He brought much the same work ethic to bear on his retirement job as a gardener. On the Monday, he returned from his last World Cup race in Japan, on Thursday he was working an eight-hour shift in the garden, the start of a 48-hour weekly routine he followed for two years. But this is new ground for Yates, his first move into the driver's seat of the directeur sportif. The omens are already promising.

Yates correctly forecast the winner of the Tour of Langkawi before the start and, when he was languishing in 31st place, predicted that Iacuone could make it on to the final podium. "You could see the team taking in every word of what he was saying," Clark says. "They just have tremendous respect for the guy."

Clark, in his own way, is no less impressive. He has been a professional since the age of 19, but at motocross not cycling. Only when a fall left him with two blood clots on the brain and roughly 36 hours to live did he turn to triathlon and, then, because cycling was the element he enjoyed most, to harbour serious thoughts of becoming a professional bike racer.

His seventh pro race, at the age of 31, was the Tour of Slovenia where he finished second top British rider, his eighth was the PruTour when he was still trying to come to terms with his new sport's terminology. "Matt Illingworth [a team-mate] said he couldn't believe one of the foreign guys was riding a 53x14 gear ratio and I was looking down trying to count my gears. I hadn't a clue what he was on about. Last year I didn't even know who Sean Yates was." By the end of the inaugural PruTour, he did. Yates had been dragged out of retirement to help out the McCartney team and had roomed with Clark. The pair talked bike racing. "So I knew Sean would be interested in helping the team if the opportunity came," Clark recalls.

But it was Clark himself who made the obvious connection between cycling and Linda McCartney, about 18 months ago. "I picked up some Linda McCartney food in the supermarket and it just seemed right. They are an eco-friendly family, cycling is an eco-friendly sport. So we sat up until 5 o'clock in the morning, putting a presentation together. Within three days, we had a phone call from the company." Rarely can a sponsorship deal have been completed so smoothly. The Linda McCartney team was born, slowly at first but with a sharper competitive edge since Linda's death. From six riders and one car, the team have graduated to a 14-man squad supported by three team cars and a handsomely customised truck.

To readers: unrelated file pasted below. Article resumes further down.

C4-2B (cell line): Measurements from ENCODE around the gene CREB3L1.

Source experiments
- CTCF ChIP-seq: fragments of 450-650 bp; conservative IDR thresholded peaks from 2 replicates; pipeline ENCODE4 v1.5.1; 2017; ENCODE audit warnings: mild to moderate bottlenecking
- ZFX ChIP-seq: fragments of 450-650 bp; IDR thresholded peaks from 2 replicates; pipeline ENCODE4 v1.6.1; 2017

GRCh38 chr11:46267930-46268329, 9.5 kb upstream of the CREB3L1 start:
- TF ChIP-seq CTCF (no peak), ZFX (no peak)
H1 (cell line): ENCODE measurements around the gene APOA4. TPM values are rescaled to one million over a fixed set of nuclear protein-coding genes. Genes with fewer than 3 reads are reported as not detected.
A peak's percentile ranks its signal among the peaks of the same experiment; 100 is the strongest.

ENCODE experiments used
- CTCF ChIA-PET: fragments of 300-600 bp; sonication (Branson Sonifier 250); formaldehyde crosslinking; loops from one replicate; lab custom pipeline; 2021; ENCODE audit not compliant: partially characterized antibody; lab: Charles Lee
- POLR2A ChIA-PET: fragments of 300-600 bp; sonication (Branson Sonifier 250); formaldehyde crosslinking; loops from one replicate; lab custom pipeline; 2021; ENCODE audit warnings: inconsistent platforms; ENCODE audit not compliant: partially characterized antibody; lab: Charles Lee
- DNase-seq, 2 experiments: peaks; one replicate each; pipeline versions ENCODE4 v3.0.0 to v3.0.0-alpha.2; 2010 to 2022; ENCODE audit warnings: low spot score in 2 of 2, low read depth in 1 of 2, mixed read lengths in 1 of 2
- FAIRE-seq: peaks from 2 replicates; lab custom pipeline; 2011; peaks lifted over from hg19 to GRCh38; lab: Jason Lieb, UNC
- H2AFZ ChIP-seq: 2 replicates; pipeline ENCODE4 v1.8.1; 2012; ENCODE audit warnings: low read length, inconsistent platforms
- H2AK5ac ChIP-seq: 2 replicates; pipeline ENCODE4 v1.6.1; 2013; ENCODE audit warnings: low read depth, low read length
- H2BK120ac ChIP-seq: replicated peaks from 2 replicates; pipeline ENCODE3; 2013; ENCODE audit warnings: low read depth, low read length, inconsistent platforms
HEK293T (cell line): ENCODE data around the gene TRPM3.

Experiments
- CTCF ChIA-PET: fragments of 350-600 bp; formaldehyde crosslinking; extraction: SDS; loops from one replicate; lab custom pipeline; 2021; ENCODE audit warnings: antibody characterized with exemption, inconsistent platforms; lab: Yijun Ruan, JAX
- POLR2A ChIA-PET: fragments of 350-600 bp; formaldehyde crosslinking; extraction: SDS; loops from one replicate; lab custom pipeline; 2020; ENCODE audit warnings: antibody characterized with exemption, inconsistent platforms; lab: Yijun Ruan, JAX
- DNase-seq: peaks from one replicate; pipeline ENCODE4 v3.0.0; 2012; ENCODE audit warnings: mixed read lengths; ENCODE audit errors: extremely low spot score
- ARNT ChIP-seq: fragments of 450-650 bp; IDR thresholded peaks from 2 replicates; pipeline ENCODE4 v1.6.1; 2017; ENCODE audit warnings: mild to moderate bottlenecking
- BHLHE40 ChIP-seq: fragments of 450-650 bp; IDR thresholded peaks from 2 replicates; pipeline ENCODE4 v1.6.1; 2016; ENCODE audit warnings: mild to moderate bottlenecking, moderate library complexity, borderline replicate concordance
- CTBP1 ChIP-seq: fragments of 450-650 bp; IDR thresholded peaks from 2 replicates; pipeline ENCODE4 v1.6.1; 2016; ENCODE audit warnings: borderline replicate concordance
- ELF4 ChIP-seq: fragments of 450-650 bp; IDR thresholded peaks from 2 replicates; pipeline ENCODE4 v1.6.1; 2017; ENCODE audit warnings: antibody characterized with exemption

"I think of this team in the same way as I thought of the big pro teams I rode for," Yates says. "I want us to look like a pro team, not to turn up in a smashed-up transit van, with a couple of rickety old bikes knocked up in grandpa's bike shed on the top. That's been the image of British cycling teams on the continent. The riders have got no excuse."

All the team need now are races. With no UCI points, the team have to rely on the goodwill of race organisers, who admire Yates but are suspicious of British teams. The only way to get points is to race. "It's a vicious circle and very frustrating," Yates said last week. "We just need a few bits and pieces in the continental press, then they'll start to sit up and take notice of us. The trouble is every team is eager to get races early in the season."

The Tour of Normandy, a springtime objective, has already been ruled out. So the team will go to a two-week training camp in Spain at the end of this week and prepare for some Premier calendar races in England before making their continental debut in Italy in early April. "The idea," Yates adds, "is to work on a budget and increase the budget steadily, increase the quality of the riders we have and the races we can enter." Culminating in the Tour? "Why not? Anything's possible."